In a gaming, (un)surprisingly, the only thing that really matters is the GPU.
The processor isn't as important and very few games benefit from better processors (off the top of my head, Skyrim, but not by a dramatic amount). Aside from that, many games made in the last 6 years were developed with ease of porting to consoles in mind, which for all intents and purposes lowered the requirement bar to ridiculous levels. I've read accounts that people were able to play Battlefield 3 just fine on a Celeron G1610 with a midrange video card.
Memory isn't all that important either. Most games are 32-bit and in Windows the memory usage limit for 32-bit programs is 2GB
, unless compiled with a flag to use all 4GB (again, Skyrim is the only game I know that was compiled this way). So 4GB is enough to scoot you by. Though if you are a heavy multitasker, you should probably consider 6GB or 8GB. More memory is only useful if you constantly run out and the system is thrashing away at the hard drive because it's accessing the swap file constantly. It doesn't improve performance ever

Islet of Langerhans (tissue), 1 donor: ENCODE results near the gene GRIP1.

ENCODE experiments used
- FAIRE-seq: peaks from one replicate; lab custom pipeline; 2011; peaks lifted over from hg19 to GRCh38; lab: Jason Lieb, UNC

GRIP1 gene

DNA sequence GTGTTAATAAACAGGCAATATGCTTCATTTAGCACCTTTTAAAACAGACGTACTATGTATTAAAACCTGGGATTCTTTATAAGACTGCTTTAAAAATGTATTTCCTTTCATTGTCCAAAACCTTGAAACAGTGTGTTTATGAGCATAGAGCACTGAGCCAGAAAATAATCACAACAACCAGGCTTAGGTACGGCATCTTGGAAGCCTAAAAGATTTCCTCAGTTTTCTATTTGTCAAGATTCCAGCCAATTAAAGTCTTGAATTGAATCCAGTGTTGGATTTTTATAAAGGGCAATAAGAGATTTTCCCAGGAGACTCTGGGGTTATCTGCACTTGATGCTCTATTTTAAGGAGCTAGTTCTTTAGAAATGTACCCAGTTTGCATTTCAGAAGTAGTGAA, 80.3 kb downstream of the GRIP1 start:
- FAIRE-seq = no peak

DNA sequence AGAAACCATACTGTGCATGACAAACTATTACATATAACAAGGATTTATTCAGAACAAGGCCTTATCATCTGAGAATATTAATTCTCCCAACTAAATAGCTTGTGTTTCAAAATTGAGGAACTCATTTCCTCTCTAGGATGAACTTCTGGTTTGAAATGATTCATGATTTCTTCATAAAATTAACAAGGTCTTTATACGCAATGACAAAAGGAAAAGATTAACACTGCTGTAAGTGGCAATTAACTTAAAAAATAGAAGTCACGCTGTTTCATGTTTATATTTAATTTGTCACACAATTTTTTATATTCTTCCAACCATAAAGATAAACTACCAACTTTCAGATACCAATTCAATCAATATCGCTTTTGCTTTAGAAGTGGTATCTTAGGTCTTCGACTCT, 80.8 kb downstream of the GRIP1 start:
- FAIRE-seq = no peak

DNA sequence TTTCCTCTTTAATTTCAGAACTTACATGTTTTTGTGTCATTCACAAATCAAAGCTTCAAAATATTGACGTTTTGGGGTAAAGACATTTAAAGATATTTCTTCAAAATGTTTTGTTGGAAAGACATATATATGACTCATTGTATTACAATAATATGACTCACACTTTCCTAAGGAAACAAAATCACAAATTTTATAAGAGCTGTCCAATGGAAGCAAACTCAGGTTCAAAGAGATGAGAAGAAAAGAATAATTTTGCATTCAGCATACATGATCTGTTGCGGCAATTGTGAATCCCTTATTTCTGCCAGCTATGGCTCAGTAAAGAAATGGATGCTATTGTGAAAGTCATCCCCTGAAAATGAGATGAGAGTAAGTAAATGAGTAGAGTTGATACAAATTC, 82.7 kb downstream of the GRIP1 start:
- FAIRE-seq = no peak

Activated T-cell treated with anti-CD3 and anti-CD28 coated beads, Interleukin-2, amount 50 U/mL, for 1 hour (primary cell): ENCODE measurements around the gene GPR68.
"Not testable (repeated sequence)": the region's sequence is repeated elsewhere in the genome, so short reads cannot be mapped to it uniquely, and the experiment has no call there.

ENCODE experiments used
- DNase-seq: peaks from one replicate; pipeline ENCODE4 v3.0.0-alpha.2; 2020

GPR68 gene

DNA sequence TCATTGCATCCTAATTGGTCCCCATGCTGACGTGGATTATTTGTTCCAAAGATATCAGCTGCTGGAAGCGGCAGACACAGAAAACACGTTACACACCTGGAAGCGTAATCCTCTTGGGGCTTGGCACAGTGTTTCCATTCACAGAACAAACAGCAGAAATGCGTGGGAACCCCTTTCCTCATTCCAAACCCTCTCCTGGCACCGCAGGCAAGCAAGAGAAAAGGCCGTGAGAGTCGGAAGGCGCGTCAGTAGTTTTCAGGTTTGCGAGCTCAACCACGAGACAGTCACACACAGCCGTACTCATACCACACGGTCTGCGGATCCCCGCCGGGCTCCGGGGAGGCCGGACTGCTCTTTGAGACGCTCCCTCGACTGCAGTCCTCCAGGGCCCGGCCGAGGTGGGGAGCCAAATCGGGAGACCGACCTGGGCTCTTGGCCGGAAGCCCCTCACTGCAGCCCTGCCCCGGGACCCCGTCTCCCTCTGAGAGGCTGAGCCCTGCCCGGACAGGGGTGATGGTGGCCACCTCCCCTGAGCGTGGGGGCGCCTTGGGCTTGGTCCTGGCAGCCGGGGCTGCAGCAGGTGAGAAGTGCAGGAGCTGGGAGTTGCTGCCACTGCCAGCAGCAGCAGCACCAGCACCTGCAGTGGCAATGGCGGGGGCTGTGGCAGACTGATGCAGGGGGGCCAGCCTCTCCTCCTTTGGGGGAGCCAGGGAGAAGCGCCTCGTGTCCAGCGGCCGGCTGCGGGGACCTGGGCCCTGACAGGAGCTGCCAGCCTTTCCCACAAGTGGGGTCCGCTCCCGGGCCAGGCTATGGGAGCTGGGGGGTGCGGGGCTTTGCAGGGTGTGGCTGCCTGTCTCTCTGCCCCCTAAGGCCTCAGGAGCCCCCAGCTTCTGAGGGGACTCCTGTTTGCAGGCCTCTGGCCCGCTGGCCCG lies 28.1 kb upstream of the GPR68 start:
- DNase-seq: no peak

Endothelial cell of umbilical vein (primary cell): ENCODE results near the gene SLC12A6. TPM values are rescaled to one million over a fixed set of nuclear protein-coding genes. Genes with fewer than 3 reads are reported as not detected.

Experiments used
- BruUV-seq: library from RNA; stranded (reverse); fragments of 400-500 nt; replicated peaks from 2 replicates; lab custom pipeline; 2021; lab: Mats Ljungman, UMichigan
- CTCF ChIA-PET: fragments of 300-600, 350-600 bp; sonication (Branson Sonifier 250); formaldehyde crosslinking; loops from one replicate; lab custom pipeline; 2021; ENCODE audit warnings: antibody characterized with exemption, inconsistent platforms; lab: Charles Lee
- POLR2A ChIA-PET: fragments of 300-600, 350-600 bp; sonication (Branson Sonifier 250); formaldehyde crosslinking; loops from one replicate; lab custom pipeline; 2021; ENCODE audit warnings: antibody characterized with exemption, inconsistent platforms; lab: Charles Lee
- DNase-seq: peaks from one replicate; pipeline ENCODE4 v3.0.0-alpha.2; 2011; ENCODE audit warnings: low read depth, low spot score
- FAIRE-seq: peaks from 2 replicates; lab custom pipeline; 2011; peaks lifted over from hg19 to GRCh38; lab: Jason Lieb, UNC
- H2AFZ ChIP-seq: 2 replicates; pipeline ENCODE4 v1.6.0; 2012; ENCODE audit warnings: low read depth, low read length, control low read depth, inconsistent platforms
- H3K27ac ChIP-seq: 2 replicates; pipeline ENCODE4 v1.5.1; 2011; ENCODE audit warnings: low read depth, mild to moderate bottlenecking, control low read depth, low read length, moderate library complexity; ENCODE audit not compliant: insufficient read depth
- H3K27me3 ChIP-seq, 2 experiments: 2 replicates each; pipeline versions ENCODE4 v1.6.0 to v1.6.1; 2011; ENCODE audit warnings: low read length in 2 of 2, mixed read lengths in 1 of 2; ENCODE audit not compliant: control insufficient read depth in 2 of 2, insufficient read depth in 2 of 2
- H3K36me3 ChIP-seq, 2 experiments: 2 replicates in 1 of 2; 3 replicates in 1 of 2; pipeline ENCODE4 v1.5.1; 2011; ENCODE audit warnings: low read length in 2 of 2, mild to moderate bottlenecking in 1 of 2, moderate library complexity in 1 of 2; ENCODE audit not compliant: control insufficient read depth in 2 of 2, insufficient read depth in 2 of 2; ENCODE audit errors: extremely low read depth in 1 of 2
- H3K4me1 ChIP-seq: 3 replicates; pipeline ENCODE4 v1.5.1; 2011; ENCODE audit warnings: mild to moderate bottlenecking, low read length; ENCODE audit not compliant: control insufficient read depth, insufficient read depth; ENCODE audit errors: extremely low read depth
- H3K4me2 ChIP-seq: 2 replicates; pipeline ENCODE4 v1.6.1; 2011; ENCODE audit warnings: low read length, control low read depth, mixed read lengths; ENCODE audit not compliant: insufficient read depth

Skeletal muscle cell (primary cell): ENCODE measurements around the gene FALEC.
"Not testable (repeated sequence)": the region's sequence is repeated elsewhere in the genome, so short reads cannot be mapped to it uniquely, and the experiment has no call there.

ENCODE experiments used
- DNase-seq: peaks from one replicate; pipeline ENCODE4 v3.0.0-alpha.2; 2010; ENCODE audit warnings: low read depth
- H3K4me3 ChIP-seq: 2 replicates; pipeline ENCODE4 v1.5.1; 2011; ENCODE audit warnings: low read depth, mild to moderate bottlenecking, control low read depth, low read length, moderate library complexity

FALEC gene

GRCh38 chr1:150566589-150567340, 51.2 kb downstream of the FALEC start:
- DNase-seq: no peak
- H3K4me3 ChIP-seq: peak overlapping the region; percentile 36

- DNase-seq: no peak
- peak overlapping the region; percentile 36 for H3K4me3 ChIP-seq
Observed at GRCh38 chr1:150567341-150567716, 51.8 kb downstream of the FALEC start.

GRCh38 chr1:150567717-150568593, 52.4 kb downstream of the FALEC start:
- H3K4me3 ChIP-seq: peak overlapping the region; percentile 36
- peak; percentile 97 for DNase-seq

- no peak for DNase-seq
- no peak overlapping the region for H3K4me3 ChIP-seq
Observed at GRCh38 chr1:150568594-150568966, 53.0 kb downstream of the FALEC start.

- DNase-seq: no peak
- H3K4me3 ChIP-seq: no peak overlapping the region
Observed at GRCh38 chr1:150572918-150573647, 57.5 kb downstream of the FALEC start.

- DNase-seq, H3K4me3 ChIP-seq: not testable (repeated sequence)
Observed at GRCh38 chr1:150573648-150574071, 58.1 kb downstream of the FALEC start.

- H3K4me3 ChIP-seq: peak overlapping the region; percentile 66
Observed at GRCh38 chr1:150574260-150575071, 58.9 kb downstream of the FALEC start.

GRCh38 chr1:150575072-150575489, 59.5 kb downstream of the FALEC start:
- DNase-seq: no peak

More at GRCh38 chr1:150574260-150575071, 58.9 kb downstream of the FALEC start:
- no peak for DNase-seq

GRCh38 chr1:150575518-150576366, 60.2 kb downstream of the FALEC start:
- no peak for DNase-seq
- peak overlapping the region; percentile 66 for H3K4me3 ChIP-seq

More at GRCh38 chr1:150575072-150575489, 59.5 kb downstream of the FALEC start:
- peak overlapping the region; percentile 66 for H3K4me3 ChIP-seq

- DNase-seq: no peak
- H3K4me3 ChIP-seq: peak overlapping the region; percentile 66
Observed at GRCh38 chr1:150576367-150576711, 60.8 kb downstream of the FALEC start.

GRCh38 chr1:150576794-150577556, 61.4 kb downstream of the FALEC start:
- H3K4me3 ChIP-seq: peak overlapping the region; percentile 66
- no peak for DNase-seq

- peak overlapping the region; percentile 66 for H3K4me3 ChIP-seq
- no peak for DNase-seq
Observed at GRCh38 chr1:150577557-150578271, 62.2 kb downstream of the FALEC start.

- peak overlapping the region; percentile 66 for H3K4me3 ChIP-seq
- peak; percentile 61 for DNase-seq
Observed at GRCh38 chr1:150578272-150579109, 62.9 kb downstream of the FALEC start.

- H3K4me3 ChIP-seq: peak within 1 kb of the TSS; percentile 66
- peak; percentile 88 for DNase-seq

unless that scenario is happening
I also have no reason to believe that games in the near future will require
quad core processors. If developers are still developing with the ease of console porting in mind, then there's nothing really to worry about. That i3 will smoke the CPU in either the PS4 or Xbox One (by virtue that they're both using Netbook-class processors).
So really, the only upgrade you will need in the near future is a video card. And that's probably all that you will be upgrading until the system is so old that finding parts to upgrade it rather than outright building a new computer will be hard.